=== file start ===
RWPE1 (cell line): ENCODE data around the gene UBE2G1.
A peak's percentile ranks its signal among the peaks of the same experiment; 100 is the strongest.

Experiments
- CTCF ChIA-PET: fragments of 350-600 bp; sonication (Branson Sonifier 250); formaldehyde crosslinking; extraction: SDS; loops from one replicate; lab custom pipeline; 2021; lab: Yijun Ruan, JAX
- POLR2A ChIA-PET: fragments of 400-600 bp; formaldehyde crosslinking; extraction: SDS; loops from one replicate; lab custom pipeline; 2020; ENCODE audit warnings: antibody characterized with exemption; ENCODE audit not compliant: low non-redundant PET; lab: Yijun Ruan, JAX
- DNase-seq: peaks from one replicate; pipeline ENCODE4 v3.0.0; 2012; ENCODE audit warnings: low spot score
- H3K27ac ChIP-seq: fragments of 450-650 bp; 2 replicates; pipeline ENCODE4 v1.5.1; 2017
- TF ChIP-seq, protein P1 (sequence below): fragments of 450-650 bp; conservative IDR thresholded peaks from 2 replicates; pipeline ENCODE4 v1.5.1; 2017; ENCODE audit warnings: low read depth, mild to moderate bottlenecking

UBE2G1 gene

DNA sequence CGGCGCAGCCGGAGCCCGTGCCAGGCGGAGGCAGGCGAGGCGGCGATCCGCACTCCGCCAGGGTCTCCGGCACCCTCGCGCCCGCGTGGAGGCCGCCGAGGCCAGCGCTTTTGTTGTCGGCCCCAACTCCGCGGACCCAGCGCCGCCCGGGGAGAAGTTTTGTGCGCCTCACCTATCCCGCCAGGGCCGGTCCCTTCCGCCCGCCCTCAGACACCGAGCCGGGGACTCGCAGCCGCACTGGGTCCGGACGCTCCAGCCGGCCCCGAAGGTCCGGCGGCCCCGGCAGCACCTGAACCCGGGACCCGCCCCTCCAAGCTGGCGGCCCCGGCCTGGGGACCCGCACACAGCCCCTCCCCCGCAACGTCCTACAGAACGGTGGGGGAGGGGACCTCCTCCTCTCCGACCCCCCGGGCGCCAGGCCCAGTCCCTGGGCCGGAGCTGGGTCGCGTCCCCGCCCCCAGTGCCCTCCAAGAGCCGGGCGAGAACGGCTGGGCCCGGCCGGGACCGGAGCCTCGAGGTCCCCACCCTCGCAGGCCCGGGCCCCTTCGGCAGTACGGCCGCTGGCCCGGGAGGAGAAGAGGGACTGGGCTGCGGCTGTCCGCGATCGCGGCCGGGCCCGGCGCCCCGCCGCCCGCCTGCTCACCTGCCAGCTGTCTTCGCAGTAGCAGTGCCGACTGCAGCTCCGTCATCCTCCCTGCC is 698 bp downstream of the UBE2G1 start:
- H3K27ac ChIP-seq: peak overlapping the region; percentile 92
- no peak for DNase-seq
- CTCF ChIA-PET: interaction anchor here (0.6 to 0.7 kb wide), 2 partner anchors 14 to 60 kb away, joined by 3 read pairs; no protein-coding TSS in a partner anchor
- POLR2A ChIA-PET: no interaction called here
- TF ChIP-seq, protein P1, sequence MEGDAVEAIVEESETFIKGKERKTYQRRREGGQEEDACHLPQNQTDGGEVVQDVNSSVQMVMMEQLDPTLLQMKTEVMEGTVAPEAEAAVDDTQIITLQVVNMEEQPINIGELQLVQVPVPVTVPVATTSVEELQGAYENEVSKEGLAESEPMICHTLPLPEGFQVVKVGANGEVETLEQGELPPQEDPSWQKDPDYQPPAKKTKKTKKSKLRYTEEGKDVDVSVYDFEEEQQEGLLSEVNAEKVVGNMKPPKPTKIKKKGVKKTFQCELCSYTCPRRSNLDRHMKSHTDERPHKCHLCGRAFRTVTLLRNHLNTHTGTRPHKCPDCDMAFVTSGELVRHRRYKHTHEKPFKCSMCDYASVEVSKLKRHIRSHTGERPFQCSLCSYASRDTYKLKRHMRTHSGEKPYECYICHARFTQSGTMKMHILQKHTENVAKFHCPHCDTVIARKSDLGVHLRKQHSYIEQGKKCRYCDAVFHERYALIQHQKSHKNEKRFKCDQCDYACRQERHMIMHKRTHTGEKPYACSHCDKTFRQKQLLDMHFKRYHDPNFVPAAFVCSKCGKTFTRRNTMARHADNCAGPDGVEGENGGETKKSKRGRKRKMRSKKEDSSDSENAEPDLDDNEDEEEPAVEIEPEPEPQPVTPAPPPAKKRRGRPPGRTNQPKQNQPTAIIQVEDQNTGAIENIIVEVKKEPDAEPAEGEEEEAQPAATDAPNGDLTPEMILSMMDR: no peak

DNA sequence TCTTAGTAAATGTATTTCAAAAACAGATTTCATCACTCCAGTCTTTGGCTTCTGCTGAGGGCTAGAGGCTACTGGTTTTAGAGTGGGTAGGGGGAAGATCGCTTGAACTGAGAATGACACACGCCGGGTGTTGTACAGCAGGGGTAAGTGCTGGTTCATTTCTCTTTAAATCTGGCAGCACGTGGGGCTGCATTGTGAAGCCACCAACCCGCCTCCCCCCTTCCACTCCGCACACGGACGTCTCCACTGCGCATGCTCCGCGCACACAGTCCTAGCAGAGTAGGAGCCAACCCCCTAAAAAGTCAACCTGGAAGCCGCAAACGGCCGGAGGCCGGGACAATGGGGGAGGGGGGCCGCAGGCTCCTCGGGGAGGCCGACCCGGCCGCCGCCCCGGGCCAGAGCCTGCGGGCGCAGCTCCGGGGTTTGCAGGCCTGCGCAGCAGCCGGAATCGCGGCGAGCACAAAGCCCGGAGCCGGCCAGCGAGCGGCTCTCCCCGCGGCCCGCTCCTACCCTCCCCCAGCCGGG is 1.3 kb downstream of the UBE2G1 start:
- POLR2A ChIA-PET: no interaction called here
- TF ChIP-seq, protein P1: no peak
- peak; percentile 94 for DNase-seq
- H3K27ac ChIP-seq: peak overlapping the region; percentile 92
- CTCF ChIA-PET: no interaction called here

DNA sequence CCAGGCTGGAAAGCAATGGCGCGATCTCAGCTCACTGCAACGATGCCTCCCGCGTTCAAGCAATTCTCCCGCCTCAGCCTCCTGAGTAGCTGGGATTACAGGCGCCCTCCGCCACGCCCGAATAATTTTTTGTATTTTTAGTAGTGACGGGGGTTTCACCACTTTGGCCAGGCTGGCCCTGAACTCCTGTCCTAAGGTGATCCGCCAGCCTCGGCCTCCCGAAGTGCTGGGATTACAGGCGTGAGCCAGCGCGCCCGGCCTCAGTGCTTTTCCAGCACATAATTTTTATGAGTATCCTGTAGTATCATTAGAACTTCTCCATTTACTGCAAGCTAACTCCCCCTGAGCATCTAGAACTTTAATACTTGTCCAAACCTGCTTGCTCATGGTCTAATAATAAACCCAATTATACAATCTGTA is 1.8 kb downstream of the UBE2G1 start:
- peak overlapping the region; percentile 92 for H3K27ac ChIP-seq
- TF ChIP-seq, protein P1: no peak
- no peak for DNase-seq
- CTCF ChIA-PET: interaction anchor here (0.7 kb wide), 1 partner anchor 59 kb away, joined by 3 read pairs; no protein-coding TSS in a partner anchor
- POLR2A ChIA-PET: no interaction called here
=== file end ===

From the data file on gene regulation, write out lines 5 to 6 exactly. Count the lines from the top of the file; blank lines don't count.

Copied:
- POLR2A ChIA-PET: fragments of 400-600 bp; formaldehyde crosslinking; extraction: SDS; loops from one replicate; lab custom pipeline; 2020; ENCODE audit warnings: antibody characterized with exemption; ENCODE audit not compliant: low non-redundant PET; lab: Yijun Ruan, JAX
- DNase-seq: peaks from one replicate; pipeline ENCODE4 v3.0.0; 2012; ENCODE audit warnings: low spot score